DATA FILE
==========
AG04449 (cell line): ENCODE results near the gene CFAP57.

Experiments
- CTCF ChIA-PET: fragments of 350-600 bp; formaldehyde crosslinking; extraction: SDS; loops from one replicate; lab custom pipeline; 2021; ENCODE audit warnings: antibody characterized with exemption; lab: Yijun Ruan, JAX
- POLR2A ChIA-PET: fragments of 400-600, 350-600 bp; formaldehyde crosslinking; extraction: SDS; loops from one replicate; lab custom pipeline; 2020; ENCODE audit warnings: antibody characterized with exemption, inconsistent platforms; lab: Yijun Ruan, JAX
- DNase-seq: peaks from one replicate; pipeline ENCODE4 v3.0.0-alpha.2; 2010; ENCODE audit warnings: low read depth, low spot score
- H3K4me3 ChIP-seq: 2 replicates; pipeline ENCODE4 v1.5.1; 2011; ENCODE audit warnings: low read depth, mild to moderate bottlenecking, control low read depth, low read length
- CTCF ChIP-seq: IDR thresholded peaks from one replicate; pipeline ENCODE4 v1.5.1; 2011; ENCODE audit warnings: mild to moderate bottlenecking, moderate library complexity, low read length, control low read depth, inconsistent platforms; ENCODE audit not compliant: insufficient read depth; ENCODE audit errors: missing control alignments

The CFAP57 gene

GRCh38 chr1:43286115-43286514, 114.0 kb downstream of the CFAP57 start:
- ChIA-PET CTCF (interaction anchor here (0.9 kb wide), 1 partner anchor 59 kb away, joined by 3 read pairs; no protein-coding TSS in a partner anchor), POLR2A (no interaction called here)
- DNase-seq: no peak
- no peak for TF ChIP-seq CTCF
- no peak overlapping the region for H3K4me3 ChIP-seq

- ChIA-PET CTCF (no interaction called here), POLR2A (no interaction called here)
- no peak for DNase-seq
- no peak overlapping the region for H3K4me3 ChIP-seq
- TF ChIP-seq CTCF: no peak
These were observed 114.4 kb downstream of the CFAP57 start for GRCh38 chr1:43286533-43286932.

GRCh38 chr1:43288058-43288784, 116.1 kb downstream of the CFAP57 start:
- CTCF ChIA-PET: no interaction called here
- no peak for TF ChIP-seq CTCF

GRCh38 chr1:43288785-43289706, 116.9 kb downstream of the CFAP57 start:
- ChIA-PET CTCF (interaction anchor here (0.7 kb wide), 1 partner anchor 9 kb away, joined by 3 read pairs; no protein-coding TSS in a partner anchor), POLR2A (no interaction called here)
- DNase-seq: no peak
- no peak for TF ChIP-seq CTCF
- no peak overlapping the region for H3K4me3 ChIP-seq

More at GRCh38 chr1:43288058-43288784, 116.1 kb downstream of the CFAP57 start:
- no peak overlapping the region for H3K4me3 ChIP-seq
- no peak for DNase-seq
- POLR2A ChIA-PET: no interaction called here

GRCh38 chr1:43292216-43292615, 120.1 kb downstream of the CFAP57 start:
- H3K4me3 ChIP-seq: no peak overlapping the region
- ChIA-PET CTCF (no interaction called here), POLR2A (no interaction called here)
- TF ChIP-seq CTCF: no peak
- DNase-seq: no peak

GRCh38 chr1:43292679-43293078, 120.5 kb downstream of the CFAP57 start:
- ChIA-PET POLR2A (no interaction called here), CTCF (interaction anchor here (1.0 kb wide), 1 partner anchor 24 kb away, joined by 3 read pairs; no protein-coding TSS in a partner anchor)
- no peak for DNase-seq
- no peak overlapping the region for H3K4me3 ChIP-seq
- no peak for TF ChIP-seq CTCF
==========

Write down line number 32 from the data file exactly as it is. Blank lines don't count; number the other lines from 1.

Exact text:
- H3K4me3 ChIP-seq: no peak overlapping the region